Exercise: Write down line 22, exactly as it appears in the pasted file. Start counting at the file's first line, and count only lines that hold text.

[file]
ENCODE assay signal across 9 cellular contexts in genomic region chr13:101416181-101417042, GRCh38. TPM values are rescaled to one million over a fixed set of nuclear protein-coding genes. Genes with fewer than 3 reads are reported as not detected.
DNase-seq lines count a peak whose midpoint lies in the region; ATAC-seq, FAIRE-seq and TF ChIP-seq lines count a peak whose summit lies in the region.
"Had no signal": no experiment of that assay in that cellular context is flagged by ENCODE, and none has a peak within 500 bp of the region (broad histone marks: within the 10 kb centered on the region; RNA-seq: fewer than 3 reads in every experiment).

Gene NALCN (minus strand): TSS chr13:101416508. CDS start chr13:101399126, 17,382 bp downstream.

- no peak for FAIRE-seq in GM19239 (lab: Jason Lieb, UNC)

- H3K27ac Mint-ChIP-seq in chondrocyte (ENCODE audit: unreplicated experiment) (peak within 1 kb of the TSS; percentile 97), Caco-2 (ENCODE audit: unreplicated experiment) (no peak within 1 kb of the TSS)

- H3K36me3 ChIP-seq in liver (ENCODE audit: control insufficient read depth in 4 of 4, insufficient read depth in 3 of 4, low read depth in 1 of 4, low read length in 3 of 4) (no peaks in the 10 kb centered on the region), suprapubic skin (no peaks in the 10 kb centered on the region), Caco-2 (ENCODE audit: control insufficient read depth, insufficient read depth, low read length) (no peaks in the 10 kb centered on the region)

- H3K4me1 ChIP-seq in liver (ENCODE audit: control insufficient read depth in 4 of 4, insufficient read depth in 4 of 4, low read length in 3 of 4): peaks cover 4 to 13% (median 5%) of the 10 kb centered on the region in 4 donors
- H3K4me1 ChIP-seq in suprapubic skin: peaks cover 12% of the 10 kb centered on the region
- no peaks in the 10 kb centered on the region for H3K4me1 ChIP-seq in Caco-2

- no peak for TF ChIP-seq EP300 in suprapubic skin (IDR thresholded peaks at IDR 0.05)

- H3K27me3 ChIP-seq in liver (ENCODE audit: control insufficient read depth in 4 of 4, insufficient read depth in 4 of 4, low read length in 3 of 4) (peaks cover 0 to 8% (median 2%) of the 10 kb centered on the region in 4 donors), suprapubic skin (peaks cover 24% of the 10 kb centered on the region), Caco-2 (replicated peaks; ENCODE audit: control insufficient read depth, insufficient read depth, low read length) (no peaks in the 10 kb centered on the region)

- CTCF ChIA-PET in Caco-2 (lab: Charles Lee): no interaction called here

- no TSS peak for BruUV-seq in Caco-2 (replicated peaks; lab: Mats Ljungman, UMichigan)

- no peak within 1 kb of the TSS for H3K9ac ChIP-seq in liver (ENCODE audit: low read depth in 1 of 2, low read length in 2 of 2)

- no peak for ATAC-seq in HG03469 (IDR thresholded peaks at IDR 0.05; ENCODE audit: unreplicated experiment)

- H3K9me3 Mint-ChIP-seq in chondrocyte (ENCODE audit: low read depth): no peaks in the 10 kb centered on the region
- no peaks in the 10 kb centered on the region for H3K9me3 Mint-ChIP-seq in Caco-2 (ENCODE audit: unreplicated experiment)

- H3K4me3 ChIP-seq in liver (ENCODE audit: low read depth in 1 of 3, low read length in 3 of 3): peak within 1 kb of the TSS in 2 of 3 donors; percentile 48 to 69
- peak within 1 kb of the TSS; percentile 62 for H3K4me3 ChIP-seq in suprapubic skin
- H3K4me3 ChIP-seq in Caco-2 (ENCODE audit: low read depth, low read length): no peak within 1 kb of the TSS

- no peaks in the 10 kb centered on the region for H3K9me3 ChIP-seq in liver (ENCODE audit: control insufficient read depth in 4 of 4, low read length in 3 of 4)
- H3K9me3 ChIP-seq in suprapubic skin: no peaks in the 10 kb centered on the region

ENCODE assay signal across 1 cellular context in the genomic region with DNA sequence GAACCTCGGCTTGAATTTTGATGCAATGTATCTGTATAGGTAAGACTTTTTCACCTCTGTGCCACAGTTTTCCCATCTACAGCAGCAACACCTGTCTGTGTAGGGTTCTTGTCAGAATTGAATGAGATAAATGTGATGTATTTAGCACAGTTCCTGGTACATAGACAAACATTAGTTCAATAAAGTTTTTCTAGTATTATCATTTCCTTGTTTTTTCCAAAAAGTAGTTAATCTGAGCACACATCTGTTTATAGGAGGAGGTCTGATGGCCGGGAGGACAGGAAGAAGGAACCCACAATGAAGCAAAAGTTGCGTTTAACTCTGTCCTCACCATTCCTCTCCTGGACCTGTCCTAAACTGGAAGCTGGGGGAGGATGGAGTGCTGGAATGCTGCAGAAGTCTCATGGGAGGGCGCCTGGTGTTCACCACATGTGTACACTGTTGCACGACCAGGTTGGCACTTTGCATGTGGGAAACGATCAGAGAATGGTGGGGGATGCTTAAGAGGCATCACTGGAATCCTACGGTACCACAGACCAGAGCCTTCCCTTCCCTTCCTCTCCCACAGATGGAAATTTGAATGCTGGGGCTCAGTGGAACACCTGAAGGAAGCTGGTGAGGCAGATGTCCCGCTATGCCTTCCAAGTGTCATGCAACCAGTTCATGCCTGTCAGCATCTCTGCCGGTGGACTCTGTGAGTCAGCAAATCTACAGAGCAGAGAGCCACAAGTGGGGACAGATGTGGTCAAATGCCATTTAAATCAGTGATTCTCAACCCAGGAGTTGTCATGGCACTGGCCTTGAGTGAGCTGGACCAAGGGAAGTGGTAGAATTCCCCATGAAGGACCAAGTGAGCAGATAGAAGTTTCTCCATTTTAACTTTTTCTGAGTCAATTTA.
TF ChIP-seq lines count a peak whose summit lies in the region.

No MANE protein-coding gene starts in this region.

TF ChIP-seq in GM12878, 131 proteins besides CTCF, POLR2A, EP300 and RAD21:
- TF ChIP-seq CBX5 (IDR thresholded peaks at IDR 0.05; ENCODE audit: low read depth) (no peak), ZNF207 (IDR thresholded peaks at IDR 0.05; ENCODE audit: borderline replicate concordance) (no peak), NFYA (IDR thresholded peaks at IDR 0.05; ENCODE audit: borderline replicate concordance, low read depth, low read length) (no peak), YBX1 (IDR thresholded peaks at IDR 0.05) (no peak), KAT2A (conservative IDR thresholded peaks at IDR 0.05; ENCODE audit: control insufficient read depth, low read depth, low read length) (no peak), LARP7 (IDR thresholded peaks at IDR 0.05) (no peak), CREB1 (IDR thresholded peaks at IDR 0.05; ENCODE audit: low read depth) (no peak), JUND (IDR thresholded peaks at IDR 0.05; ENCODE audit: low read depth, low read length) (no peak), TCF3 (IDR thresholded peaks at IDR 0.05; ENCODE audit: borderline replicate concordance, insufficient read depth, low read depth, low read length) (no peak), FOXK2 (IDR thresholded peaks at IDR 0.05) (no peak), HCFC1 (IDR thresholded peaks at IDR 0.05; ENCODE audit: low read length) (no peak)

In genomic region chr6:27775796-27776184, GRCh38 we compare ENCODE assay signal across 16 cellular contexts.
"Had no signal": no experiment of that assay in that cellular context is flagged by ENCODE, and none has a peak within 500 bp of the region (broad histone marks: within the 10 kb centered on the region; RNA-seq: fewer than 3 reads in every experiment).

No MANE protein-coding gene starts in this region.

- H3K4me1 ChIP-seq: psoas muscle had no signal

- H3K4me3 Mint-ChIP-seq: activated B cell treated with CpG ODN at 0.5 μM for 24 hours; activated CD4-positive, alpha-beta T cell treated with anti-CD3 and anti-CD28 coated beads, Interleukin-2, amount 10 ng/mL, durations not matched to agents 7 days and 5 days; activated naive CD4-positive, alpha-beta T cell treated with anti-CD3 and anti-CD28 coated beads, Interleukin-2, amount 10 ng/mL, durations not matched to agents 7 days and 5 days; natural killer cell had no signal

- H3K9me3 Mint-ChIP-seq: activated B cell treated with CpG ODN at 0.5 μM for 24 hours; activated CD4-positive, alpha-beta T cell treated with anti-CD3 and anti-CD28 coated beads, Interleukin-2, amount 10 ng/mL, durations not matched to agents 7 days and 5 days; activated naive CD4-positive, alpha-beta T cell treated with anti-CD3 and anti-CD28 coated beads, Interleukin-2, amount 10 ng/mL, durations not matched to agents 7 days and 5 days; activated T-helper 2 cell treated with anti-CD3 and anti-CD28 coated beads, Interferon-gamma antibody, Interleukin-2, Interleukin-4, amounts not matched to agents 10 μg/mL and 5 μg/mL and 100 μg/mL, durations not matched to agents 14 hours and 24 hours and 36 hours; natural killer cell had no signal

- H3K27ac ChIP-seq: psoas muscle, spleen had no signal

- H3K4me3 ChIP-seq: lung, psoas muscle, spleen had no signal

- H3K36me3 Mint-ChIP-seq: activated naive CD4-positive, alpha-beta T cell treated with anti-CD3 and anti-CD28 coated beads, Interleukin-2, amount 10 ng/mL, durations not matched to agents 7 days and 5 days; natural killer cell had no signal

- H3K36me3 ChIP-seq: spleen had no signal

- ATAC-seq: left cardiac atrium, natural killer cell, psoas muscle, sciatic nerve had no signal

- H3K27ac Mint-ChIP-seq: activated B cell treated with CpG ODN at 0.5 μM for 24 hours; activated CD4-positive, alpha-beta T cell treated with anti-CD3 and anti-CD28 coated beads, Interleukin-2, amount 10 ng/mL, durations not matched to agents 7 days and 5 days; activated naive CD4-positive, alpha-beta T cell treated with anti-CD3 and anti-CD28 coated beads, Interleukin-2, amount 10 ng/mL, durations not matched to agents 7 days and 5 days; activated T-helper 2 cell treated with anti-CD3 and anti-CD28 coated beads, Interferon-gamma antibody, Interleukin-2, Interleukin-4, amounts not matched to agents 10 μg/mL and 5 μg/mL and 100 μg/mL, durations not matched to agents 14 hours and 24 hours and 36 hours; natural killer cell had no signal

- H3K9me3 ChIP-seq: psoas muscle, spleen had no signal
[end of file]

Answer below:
- no peaks in the 10 kb centered on the region for H3K9me3 ChIP-seq in liver (ENCODE audit: control insufficient read depth in 4 of 4, low read length in 3 of 4)